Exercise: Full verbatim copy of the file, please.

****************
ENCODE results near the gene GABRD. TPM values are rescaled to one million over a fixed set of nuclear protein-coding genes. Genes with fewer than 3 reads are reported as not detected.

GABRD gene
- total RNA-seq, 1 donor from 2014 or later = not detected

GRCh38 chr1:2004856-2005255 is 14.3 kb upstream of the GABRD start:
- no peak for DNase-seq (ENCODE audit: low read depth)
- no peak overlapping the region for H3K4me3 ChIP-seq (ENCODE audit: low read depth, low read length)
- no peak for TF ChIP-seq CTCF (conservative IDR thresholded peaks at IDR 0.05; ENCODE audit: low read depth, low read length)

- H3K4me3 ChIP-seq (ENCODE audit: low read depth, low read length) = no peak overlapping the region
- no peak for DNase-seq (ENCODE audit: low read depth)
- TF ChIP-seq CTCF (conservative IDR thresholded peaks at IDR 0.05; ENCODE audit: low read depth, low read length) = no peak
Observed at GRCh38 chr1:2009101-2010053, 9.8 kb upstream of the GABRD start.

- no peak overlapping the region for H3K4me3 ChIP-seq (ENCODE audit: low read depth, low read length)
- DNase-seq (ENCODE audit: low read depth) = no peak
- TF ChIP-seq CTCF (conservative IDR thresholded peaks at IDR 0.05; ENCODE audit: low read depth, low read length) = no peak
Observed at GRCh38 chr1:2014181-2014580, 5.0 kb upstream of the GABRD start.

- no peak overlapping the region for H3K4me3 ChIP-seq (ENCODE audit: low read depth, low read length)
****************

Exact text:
ENCODE results near the gene GABRD. TPM values are rescaled to one million over a fixed set of nuclear protein-coding genes. Genes with fewer than 3 reads are reported as not detected.

GABRD gene
- total RNA-seq, 1 donor from 2014 or later = not detected

GRCh38 chr1:2004856-2005255 is 14.3 kb upstream of the GABRD start:
- no peak for DNase-seq (ENCODE audit: low read depth)
- no peak overlapping the region for H3K4me3 ChIP-seq (ENCODE audit: low read depth, low read length)
- no peak for TF ChIP-seq CTCF (conservative IDR thresholded peaks at IDR 0.05; ENCODE audit: low read depth, low read length)

- H3K4me3 ChIP-seq (ENCODE audit: low read depth, low read length) = no peak overlapping the region
- no peak for DNase-seq (ENCODE audit: low read depth)
- TF ChIP-seq CTCF (conservative IDR thresholded peaks at IDR 0.05; ENCODE audit: low read depth, low read length) = no peak
Observed at GRCh38 chr1:2009101-2010053, 9.8 kb upstream of the GABRD start.

- no peak overlapping the region for H3K4me3 ChIP-seq (ENCODE audit: low read depth, low read length)
- DNase-seq (ENCODE audit: low read depth) = no peak
- TF ChIP-seq CTCF (conservative IDR thresholded peaks at IDR 0.05; ENCODE audit: low read depth, low read length) = no peak
Observed at GRCh38 chr1:2014181-2014580, 5.0 kb upstream of the GABRD start.

- no peak overlapping the region for H3K4me3 ChIP-seq (ENCODE audit: low read depth, low read length)